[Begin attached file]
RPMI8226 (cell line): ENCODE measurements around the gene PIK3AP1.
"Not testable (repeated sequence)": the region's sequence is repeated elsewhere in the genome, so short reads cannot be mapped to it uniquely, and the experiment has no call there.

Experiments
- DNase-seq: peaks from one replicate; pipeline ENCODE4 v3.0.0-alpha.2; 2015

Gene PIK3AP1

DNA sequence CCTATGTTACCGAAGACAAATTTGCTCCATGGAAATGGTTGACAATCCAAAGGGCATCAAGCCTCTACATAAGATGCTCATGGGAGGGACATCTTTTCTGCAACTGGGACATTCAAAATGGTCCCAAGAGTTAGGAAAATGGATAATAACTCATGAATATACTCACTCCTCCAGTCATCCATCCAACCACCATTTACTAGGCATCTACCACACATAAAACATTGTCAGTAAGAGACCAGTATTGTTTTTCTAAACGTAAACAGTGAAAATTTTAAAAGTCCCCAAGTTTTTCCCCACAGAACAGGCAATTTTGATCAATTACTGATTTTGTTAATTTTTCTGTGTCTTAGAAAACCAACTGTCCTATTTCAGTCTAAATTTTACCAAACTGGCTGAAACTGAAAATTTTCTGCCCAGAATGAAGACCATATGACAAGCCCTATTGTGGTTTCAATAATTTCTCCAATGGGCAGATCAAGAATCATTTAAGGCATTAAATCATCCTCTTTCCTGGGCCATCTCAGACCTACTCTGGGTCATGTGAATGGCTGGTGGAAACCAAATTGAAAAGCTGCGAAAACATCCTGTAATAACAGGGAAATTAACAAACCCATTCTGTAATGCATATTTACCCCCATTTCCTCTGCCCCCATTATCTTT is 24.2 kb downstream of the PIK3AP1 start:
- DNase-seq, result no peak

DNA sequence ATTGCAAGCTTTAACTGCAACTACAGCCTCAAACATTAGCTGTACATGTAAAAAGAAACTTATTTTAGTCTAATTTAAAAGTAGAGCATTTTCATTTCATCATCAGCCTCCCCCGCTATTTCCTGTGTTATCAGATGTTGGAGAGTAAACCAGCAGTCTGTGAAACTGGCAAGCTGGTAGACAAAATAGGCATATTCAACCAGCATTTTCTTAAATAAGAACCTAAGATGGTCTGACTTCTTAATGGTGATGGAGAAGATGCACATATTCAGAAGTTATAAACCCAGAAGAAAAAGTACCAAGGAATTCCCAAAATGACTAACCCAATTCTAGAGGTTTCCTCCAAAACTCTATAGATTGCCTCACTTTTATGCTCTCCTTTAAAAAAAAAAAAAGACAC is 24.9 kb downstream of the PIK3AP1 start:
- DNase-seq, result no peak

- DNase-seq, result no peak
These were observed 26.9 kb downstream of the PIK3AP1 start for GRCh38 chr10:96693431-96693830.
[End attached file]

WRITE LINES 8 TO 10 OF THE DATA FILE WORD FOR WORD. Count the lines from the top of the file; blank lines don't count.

DNA sequence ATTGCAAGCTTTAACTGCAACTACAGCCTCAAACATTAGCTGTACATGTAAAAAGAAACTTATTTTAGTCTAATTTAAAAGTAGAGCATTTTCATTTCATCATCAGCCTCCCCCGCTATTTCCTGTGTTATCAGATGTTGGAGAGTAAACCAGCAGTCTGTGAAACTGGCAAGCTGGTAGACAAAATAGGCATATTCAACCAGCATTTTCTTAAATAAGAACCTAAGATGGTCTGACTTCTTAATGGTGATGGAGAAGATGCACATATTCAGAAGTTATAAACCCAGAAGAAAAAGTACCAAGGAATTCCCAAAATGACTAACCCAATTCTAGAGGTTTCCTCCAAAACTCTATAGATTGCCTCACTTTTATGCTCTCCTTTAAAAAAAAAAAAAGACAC is 24.9 kb downstream of the PIK3AP1 start:
- DNase-seq, result no peak

- DNase-seq, result no peak